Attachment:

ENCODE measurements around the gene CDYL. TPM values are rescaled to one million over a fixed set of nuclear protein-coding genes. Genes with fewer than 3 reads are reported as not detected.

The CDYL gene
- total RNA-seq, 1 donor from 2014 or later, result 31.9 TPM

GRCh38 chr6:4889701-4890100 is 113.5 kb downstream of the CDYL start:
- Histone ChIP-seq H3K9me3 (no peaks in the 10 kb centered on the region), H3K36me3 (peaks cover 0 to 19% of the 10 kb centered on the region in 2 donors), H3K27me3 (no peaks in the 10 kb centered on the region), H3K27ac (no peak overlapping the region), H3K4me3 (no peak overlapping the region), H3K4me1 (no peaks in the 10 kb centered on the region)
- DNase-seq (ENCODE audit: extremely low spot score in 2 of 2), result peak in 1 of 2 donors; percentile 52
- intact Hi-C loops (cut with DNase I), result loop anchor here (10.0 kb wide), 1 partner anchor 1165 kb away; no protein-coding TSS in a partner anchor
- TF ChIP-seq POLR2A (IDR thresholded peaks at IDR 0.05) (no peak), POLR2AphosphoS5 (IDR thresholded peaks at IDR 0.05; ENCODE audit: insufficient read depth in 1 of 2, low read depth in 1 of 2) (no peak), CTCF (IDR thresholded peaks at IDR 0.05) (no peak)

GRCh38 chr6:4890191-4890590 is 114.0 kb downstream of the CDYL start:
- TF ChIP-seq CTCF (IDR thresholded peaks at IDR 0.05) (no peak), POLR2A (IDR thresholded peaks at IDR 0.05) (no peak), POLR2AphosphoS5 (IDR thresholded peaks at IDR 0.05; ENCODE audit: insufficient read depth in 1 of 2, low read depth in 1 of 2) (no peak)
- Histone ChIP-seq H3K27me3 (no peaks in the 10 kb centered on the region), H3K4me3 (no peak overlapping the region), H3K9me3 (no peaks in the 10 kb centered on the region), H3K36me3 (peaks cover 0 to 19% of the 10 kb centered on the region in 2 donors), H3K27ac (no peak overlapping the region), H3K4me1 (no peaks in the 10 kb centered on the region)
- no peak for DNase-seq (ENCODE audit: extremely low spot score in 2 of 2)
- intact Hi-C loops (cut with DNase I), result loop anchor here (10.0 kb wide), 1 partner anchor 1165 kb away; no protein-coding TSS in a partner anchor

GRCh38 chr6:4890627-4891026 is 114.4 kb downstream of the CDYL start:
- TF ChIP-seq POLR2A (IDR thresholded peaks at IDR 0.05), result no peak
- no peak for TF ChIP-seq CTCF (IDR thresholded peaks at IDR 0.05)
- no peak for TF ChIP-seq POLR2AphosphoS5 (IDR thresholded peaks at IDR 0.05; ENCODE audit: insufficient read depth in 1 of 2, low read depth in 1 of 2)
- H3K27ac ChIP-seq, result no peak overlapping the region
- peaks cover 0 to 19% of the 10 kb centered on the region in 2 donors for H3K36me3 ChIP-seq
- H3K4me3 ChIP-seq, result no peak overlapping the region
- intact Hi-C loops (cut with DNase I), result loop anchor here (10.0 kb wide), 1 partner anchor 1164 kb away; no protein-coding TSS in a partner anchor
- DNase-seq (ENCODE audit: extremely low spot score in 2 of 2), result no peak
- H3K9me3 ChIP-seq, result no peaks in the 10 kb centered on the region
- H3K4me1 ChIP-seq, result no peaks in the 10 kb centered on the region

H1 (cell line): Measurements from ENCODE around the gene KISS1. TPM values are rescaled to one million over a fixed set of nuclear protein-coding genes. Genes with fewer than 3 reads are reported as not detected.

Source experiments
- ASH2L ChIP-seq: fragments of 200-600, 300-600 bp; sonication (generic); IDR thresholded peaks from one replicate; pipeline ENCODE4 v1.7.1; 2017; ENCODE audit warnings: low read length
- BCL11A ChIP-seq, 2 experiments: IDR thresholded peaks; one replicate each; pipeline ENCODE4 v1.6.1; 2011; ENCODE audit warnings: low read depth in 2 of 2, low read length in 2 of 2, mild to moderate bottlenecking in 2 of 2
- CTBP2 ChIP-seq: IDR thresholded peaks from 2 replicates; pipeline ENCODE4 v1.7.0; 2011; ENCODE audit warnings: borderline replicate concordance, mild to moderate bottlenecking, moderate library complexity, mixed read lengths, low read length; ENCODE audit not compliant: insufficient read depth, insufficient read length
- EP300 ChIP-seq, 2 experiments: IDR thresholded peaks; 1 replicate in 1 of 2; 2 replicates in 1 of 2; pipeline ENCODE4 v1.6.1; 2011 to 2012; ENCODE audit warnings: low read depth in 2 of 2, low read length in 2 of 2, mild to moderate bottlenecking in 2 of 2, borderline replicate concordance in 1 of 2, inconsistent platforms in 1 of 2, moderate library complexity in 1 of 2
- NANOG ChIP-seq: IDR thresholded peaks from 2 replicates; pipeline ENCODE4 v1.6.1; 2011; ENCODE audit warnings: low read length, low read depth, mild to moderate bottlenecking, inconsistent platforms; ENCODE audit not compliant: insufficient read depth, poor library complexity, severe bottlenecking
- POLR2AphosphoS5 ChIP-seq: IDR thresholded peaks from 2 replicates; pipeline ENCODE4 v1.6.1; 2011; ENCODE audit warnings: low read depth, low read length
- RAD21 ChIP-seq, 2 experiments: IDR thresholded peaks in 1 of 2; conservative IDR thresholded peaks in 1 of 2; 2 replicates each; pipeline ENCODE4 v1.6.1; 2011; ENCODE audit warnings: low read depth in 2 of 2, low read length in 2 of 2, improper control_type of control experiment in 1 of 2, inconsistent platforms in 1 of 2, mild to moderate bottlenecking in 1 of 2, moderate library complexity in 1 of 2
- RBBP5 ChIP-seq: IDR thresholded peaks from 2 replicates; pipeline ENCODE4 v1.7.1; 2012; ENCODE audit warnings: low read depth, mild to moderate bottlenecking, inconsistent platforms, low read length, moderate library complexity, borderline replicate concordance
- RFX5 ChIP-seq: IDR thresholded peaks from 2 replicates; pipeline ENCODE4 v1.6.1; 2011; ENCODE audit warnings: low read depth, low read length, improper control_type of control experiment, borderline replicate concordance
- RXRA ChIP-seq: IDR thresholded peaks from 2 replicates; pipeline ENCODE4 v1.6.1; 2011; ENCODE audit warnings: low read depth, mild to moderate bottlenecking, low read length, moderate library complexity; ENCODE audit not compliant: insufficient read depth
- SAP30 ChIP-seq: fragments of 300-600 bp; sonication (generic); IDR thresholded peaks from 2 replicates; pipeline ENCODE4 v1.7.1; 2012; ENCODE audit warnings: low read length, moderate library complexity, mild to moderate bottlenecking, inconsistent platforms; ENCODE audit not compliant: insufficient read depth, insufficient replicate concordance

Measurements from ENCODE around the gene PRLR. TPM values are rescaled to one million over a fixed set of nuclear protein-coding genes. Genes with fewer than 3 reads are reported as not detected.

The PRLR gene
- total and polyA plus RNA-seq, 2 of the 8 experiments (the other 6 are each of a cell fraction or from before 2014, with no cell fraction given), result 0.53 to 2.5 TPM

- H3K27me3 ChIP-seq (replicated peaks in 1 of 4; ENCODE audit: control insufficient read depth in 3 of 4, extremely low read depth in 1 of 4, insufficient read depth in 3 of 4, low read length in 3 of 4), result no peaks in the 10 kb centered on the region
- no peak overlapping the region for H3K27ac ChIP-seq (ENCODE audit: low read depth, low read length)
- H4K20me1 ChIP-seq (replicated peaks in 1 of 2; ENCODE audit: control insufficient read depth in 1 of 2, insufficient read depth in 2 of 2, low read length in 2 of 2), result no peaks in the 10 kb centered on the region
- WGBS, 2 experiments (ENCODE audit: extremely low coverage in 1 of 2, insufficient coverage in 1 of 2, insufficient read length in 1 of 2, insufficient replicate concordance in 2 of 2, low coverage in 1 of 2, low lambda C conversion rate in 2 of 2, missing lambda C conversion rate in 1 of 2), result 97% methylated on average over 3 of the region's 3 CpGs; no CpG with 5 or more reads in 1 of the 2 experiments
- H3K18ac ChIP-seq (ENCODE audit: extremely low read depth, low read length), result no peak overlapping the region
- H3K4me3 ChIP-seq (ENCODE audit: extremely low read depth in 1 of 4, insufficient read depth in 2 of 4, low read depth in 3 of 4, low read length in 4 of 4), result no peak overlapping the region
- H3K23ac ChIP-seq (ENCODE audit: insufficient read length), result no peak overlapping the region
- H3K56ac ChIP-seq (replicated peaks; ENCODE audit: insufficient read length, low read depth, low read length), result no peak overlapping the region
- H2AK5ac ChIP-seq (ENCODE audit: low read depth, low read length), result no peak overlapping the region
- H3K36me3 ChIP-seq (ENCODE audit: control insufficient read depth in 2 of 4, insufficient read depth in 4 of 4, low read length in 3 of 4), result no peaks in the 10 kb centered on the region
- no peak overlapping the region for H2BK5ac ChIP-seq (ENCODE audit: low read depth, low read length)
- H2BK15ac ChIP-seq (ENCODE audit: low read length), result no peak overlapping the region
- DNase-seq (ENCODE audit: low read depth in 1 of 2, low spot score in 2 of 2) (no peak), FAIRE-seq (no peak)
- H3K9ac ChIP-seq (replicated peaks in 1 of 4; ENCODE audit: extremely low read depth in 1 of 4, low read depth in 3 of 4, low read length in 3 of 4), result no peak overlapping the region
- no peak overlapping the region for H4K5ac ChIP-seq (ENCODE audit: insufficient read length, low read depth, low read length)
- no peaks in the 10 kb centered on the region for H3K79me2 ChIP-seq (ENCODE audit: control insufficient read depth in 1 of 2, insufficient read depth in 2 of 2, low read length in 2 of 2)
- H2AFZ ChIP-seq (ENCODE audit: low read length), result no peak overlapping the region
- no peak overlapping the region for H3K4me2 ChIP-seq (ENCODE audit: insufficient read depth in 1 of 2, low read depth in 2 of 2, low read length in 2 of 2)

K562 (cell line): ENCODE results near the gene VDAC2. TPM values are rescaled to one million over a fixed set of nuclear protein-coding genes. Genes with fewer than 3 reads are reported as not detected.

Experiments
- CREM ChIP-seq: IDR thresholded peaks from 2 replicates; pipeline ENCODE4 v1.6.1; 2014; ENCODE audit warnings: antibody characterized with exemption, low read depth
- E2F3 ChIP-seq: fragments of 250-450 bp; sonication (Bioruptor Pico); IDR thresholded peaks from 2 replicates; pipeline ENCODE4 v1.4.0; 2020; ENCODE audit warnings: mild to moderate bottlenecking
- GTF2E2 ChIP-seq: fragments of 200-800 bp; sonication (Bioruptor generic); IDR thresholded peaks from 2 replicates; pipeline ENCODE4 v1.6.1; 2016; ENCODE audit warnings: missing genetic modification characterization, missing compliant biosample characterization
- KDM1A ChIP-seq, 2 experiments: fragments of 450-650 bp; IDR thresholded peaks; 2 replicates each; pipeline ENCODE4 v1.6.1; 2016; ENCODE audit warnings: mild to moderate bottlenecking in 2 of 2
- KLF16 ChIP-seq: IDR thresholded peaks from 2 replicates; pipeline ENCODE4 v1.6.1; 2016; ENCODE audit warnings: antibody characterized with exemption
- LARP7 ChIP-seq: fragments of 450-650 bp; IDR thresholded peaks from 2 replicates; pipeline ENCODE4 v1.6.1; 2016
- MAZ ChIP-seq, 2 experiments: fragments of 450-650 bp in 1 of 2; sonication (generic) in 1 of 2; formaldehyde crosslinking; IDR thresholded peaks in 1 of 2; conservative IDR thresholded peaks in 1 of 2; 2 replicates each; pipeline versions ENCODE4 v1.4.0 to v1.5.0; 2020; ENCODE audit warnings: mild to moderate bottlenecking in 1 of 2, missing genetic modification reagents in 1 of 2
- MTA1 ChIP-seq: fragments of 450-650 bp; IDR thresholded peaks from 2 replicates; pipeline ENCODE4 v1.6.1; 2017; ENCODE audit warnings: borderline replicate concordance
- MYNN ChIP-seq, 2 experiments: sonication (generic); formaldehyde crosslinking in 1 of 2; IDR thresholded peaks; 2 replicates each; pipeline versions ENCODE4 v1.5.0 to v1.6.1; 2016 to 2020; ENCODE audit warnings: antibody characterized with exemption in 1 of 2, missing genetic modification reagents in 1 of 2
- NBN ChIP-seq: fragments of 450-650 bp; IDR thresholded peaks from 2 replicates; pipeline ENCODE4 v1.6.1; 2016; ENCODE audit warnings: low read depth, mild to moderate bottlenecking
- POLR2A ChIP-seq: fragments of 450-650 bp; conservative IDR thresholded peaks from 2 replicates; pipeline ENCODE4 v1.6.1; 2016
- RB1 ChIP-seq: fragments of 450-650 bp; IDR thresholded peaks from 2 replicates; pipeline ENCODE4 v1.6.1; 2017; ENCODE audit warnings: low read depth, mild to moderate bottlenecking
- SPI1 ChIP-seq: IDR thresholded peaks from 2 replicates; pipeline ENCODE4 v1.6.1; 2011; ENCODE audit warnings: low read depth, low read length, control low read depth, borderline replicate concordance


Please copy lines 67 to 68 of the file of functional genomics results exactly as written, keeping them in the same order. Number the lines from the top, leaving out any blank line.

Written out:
- MAZ ChIP-seq, 2 experiments: fragments of 450-650 bp in 1 of 2; sonication (generic) in 1 of 2; formaldehyde crosslinking; IDR thresholded peaks in 1 of 2; conservative IDR thresholded peaks in 1 of 2; 2 replicates each; pipeline versions ENCODE4 v1.4.0 to v1.5.0; 2020; ENCODE audit warnings: mild to moderate bottlenecking in 1 of 2, missing genetic modification reagents in 1 of 2
- MTA1 ChIP-seq: fragments of 450-650 bp; IDR thresholded peaks from 2 replicates; pipeline ENCODE4 v1.6.1; 2017; ENCODE audit warnings: borderline replicate concordance